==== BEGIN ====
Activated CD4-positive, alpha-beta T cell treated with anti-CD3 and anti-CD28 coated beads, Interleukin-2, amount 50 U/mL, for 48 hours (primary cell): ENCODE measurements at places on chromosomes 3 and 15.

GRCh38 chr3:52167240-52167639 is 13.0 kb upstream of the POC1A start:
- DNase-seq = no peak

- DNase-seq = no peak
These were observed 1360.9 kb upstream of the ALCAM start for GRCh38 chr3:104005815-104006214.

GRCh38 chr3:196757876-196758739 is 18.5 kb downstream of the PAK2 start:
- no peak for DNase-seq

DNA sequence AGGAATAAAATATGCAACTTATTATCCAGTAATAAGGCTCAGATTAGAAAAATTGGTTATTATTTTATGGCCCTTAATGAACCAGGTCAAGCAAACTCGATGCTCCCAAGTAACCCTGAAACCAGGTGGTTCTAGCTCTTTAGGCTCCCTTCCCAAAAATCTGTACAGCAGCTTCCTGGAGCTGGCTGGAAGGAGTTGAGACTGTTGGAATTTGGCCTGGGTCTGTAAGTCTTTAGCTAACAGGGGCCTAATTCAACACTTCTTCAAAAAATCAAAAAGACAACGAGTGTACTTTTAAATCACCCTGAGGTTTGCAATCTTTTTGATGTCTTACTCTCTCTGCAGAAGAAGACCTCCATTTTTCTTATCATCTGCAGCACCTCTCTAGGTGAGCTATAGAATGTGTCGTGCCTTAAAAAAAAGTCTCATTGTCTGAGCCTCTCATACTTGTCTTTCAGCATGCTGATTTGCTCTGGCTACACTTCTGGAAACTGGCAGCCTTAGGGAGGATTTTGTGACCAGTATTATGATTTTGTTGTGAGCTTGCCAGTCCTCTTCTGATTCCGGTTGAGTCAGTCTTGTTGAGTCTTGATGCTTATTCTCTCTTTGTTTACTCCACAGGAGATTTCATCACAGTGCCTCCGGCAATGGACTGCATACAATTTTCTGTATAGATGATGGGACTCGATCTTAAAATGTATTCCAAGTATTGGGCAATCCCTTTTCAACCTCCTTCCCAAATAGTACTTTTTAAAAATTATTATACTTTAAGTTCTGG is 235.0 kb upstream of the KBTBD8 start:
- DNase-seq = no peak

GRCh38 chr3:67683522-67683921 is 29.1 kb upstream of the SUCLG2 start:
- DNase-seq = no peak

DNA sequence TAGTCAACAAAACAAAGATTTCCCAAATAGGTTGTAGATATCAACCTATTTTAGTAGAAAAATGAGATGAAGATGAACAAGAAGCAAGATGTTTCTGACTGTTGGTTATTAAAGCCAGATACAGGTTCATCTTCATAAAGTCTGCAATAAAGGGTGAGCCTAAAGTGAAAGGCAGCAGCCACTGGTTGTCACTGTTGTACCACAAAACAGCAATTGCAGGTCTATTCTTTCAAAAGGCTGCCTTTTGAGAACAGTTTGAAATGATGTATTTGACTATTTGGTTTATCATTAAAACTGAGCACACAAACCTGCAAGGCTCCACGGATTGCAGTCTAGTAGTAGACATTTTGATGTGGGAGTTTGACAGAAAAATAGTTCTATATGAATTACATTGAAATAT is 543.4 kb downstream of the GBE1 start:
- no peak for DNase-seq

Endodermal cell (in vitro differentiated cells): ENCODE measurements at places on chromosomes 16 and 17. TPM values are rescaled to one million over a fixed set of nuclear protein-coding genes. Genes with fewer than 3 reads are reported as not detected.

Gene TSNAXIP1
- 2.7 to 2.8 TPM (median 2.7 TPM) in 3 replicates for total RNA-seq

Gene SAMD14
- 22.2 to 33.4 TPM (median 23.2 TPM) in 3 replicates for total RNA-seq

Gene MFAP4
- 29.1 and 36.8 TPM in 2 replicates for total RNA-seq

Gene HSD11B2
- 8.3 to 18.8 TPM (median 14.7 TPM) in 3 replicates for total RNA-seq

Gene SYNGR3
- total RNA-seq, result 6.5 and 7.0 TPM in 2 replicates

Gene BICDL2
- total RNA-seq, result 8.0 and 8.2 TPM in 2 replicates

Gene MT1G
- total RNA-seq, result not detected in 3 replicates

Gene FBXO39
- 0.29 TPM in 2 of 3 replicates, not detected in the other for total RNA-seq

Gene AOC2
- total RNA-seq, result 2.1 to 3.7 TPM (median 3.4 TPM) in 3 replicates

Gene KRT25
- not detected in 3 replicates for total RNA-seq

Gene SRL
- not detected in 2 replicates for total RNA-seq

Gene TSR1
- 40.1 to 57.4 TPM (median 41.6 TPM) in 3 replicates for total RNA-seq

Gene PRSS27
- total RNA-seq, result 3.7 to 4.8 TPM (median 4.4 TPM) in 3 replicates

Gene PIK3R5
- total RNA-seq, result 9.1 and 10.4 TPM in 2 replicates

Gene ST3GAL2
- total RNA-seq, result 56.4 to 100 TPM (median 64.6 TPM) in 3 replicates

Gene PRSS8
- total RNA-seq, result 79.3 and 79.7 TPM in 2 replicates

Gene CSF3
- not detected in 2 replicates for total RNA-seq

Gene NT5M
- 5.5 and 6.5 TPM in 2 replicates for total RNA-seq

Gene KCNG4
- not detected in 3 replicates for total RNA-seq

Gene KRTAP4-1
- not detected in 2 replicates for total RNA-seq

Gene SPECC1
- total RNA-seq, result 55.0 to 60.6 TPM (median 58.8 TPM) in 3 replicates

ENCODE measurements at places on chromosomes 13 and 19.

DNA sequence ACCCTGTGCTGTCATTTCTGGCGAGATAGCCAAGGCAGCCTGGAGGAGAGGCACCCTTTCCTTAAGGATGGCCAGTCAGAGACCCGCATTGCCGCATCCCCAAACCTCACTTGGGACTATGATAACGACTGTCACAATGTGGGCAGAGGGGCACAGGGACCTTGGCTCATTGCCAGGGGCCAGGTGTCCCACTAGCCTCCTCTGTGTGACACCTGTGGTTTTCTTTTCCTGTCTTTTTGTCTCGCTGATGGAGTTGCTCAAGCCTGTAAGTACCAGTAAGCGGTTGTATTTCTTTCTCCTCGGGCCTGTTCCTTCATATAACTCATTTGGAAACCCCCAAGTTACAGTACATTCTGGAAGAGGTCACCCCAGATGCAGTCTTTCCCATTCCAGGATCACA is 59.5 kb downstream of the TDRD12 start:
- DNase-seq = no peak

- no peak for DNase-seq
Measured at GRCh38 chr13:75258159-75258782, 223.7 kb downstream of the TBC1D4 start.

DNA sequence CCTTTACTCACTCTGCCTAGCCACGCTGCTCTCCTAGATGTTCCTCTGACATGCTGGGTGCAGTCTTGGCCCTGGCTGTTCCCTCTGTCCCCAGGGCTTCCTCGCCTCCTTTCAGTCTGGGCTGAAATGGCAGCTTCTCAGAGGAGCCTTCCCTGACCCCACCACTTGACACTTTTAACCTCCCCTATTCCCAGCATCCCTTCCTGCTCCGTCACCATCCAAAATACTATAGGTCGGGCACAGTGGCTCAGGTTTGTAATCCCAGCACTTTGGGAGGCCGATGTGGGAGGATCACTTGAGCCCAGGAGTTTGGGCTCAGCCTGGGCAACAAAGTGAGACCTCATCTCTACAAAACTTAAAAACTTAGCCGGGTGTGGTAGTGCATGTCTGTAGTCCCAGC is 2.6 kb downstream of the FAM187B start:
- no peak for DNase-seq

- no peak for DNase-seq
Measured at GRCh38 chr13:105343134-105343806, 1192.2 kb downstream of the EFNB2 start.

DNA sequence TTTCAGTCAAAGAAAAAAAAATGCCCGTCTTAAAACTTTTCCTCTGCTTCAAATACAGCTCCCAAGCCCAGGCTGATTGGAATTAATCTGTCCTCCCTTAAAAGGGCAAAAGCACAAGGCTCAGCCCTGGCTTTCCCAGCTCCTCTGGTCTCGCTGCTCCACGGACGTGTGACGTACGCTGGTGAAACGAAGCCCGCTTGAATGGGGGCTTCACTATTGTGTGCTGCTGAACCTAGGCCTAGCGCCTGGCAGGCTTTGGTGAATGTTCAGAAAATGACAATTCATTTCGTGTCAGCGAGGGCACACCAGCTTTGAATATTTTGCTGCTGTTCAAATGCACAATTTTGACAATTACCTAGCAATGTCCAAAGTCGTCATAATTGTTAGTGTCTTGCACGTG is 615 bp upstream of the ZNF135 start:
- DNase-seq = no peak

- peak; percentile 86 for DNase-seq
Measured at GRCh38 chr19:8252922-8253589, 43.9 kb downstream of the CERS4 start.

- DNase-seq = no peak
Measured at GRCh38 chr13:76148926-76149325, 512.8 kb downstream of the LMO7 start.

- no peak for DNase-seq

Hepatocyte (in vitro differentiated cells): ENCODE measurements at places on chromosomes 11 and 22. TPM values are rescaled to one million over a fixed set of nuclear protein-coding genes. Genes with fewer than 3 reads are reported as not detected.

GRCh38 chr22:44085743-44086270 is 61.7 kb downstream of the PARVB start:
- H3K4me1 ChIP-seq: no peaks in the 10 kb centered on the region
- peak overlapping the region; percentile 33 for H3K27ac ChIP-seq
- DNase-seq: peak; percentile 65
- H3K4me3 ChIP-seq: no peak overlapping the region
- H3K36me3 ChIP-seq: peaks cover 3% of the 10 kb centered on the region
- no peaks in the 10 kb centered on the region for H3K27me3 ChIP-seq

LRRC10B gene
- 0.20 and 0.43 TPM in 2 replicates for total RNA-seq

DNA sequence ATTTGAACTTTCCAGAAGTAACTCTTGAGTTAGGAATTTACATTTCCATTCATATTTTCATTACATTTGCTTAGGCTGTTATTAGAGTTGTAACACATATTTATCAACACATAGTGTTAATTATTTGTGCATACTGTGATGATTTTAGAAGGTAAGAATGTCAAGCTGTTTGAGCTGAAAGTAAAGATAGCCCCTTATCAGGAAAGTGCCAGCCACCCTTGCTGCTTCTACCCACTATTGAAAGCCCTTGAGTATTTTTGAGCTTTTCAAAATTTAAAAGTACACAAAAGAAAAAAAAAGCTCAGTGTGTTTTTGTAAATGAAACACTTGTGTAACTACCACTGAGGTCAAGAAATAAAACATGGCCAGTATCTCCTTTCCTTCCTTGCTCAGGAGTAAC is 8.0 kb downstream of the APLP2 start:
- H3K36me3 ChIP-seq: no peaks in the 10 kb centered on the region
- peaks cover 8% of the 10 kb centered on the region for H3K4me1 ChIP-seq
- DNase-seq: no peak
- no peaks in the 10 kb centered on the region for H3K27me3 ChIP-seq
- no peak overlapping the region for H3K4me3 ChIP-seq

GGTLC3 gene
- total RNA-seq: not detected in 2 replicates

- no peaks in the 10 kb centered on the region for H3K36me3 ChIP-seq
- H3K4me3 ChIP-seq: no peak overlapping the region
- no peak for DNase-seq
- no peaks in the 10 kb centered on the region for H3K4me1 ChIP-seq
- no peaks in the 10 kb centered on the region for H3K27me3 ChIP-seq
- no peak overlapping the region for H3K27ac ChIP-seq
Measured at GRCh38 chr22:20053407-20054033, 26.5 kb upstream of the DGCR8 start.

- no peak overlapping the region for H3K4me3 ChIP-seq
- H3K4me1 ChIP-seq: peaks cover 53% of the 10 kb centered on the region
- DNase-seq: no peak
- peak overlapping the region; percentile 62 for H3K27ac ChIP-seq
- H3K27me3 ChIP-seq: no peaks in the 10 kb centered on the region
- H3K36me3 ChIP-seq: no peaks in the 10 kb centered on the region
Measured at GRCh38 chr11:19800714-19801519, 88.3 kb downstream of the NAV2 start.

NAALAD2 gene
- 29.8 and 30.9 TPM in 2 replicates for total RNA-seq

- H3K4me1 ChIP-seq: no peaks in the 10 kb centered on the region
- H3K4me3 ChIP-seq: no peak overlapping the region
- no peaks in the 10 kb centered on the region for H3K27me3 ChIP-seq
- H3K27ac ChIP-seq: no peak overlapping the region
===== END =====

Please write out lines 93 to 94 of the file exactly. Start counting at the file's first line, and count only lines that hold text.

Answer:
- no peak for DNase-seq
- no peaks in the 10 kb centered on the region for H3K4me1 ChIP-seq